Avoid the Bittersweet: Choose a Lifestyle Business

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I have been reading Lost and Founder by Rand Fishkin which is his story about his startup company (Moz). A lot of what he writes hits me in the gut for several reasons. To start, we are about the same age and have had a lot of similar experiences with a similar path of learning. His company focuses on SEO (search engine optimization) and my online business (including this site) has always been reliant on SEO. Over the years, we have worked with Moz some and Rand and I have talked a few times.

Beyond those similarities, I get emotional when reading his thoughts about the real, dirty side of his business–the mistakes and regrets from an attempt to grow the business very big in a few years and exit with a small fortune. As a result of his efforts, he is well known in his industry and the largest shareholder of a $45 million company; and yet you feel the raw pain in a lot of what he writes.

When I read his book, I think to myself how dumb his decision making sometimes was. But I don’t judge. A lot of my decisions have been every bit as dumb and I know the same pain and regrets. While we took different paths (Rand used venture capitalists and I used debt), I used to feel the same need to grow fast, too; and I know what happens. I know what it is like to make huge, expensive mistakes, letting partners and employees down. I know what it is like to run out of money but have to gloss it over and hold things together. I know what it is like to try one idea after another with none of them seeming to work.

If you are not an entrepreneur, you may not understand that. Things always look rosy from the outside. Leaders of multi-million dollar companies don’t usually advertise the problems. They can’t because it would hurt the business. If you happened to see Rand speaking at a conference a few years ago, he was probably not volunteering that he was broke and had shoddy credit. It was true, though. I have been on stage when broke, too.

When you are a leader of people, your mistakes hurt those people. That is my biggest regret. You hear that in Fishkin’s writing, too. But there is another regret he expresses as well: he sees through the venture capital startup shell game that chews up and spits out entrepreneurs, and he realizes now that he pursued business growth at the expense of the lifestyle his business could have given him.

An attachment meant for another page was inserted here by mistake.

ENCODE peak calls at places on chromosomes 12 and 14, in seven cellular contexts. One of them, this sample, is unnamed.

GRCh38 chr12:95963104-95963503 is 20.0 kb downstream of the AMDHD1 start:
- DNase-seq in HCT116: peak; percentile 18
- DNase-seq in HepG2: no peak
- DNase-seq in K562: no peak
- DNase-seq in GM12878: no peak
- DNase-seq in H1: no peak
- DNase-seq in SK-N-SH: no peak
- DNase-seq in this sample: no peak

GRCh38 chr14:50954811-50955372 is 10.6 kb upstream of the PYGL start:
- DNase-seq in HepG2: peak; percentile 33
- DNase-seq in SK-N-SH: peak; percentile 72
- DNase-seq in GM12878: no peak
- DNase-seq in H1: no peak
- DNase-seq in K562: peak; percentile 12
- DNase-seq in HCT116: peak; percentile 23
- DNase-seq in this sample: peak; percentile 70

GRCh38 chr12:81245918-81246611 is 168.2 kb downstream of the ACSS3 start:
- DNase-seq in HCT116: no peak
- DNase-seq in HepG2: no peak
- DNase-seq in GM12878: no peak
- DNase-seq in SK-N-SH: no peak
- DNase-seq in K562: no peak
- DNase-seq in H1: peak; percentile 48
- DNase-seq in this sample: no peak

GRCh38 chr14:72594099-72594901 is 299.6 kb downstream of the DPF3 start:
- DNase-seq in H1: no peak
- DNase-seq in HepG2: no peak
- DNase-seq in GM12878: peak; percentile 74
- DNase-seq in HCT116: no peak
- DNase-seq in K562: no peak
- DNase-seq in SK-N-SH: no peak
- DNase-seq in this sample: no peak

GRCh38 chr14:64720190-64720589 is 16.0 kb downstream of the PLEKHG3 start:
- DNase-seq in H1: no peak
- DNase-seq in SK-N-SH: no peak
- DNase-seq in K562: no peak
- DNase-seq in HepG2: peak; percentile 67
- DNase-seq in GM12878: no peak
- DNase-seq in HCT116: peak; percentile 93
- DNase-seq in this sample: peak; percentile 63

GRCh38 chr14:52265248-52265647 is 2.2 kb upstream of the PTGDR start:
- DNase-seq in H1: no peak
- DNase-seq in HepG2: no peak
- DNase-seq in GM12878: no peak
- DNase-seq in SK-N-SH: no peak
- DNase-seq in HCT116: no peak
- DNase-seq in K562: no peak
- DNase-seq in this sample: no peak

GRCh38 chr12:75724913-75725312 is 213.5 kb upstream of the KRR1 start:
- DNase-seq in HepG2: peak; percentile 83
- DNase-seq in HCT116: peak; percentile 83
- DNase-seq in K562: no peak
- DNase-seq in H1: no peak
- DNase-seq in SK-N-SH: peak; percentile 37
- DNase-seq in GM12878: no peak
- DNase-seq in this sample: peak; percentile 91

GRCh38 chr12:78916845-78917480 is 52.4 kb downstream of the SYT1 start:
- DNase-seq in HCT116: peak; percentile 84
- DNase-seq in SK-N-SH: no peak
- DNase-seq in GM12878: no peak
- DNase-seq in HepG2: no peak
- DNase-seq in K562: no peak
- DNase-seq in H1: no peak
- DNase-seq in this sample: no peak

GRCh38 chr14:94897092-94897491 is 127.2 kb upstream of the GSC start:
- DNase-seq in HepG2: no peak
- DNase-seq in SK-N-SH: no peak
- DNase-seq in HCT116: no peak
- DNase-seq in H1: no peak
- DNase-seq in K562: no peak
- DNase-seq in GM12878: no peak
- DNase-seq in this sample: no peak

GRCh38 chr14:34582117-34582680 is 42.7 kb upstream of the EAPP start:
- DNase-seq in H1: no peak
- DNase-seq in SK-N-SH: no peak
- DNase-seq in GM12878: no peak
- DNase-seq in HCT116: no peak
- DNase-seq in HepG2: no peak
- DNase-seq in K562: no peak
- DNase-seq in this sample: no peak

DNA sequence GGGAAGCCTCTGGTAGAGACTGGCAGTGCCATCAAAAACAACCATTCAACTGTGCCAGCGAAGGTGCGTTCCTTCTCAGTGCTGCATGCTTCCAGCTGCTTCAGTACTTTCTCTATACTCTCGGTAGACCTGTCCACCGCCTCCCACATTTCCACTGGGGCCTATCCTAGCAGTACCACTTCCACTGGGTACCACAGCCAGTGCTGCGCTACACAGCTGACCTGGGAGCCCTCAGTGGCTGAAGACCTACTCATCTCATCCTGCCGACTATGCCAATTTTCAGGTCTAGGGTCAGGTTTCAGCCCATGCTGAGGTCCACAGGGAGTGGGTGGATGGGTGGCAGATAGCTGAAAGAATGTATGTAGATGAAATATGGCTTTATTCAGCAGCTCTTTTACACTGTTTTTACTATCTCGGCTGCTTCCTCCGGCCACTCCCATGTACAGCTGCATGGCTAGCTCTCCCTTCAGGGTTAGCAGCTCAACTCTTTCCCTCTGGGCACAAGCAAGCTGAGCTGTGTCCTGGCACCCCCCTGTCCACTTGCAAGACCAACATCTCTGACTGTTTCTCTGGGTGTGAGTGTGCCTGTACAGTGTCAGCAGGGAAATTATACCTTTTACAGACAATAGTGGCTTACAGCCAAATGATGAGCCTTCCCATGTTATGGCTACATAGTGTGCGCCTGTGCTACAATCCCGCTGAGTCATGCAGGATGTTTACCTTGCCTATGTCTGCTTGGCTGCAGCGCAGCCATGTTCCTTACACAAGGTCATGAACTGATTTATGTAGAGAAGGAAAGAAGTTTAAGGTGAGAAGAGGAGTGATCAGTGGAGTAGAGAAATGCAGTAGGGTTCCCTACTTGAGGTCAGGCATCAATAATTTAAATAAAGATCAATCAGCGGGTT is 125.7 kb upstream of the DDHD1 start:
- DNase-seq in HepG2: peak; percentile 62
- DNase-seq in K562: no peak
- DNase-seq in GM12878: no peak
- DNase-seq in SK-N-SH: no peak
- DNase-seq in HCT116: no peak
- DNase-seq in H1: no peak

Whether it is venture capital or debt or just being a workaholic, entrepreneurs fall into that trap. The idea is that if you sacrifice a lot in the short term, you end up exiting the business down the road with a huge payday. Sometimes that works. I am not saying that no one should take that path. However, even if you win, you are often stuck with bittersweet memories when you think about what you sacrificed and who got hurt in the process.

I have been an entrepreneur for a long time and fortunately, have survived my stupidity and learned some things that I benefit from now. I have never built a $45 million business; but I have built multiple multi-million dollar businesses. At present, I have a $2.5 million dollar business in my basement run by my kids. That is not a big business but it is far and away the best business I have ever built because it is a lifestyle business. Let me give all of you entrepreneurs and would-be entrepreneurs a bit of advice: think twice about growing fast and build a lifestyle business instead.

What is a lifestyle business? It is a business that is focused on lifestyle instead of growth. Debt and outside investment is discouraged. A lifestyle business is a business that helps you have the lifestyle you want and pays for it. It is a business than enhances your life outside of work rather than destroying it. It is a business that you own rather than a business that owns you.

Almost always, a lifestyle business is going to be smaller. Growth is going to be slower and more natural. You are going to probably have a lot fewer employees and no fancy buildings. You won’t get written about in Inc. magazine.